The pooled income fund is a split-interest gift arrangement authorized by IRS Code section 642 (C) that was enacted as part of the Tax Reform Act of 1969. It is a special charitable trust maintained by a charity for the benefit of multiple contributors. Individuals or couples make gifts to the fund, which are then “pooled” and “unitized” for investment management and income distribution purposes. Each contributor receives a share of income based upon his or her pro rata share of units in the fund.
Unlike a charitable remainder trust, there is no minimum amount or percentage that the pooled income fund must pay. Pooled income funds have traditionally been invested in government bonds and other high-yield fixed-income instruments in order to maximize payouts to participants. In recent years, lower interest rates have tended to depress the payout amounts from these funds. (See chart at right illustrating trends in long-term government bond interest rates.) As a result, most charities offering this gift planning option have seen reduced enthusiasm from donors and have not actively promoted the use of this plan.
Like a charitable trust or gift annuity, however, pooled income fund donors are entitled to a charitable deduction for the calculated value of the gift portion. Because the amount of the payments is tied to the earnings of the fund, the charitable income tax deduction calculation uses the highest annual rate of return reported during the past three years for funds that have been in existence for at least that period of time. If the pooled income fund is less than three years old, a rate based on the adjusted average of the IRS discount rate over the past 36 months is used—more specifically, the annual adjusted average of the monthly discount rates, minus 1%, rounded to the nearest .2 of a percent.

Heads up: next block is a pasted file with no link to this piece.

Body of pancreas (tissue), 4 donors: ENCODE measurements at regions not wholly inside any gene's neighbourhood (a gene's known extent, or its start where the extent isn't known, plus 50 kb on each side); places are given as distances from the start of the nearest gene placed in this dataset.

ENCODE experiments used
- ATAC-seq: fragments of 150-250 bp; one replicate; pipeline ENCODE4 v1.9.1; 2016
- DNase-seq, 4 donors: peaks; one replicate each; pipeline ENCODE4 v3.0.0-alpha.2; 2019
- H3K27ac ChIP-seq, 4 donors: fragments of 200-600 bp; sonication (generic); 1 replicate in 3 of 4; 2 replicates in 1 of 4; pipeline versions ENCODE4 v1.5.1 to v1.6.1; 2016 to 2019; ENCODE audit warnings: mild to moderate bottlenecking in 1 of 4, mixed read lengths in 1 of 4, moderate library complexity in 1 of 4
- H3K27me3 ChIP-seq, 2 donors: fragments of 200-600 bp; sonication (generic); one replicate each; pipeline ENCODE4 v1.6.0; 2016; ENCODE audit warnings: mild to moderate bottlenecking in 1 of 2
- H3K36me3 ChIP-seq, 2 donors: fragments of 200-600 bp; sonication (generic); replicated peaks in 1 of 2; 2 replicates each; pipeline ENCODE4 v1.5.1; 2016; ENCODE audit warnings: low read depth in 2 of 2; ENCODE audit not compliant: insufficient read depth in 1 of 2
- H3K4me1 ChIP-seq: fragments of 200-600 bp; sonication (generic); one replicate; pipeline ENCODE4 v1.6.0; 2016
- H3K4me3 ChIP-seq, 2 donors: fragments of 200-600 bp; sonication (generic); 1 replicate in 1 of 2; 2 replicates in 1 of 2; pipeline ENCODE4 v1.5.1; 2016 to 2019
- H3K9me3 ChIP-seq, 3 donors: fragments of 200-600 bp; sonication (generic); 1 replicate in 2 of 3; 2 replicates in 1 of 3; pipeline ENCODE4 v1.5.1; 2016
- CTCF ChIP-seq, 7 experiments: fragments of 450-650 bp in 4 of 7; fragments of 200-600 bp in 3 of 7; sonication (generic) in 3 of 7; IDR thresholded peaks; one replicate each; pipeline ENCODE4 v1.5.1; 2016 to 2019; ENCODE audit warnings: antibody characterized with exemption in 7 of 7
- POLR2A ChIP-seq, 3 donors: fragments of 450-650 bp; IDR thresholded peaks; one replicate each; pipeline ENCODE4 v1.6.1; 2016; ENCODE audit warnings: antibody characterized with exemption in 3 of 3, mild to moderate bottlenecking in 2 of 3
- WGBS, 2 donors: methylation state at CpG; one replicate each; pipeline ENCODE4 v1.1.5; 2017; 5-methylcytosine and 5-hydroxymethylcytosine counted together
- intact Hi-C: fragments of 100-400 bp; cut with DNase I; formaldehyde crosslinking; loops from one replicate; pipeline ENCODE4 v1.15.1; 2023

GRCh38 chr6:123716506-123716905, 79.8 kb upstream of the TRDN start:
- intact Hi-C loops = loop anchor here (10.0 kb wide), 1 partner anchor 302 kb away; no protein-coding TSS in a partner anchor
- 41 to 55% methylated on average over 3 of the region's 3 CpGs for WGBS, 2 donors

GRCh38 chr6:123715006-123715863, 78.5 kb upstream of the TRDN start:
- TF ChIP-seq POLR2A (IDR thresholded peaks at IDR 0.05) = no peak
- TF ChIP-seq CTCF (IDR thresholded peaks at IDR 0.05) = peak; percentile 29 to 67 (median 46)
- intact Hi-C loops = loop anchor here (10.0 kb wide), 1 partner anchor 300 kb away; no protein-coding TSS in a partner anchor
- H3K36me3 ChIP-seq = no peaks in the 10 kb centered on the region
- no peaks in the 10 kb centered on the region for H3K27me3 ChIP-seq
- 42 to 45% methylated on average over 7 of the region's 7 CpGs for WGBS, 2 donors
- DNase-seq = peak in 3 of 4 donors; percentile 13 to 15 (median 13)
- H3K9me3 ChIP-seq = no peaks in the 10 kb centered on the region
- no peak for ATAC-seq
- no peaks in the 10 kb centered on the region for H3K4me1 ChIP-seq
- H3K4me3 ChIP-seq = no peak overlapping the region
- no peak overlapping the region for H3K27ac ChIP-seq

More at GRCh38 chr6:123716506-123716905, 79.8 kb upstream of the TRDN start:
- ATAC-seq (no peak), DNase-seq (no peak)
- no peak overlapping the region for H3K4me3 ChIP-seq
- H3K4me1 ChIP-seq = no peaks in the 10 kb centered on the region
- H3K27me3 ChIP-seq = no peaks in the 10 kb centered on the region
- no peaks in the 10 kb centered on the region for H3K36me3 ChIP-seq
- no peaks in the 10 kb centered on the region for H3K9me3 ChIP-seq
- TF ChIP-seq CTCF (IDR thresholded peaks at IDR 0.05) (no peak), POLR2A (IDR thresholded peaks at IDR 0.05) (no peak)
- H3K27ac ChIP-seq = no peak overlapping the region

For example, the adjusted averages for the past three years were 4.8% in 2001, 4.0% in 2002, and 2.8% in 2003. For pooled income funds less than three years old in 2004, the 4.8% rate would be used. The lower the assumed earning rate of the fund, the larger the allowed charitable deduction. (See chart at right, which illustrates the dramatic impact this can have on the amount of the charitable deduction available to donors.)
With the possibility of higher interest rates in coming months—as well as recent changes in the way a pooled income fund may account for income—pooled income funds may become more attractive than they have been for a number of years. For existing funds, donors may enjoy larger tax deductions based on lower earnings rates in the past. For newly created pooled income funds, donors may benefit from a low imputed rate of return based on past interest rates, which could also result in larger in-come tax deductions. Meanwhile, the actual returns and distributions from the fund may be increasing. As a result of these and other factors, now may be a good time to think about “dusting off” pooled income funds that have been dormant in recent years.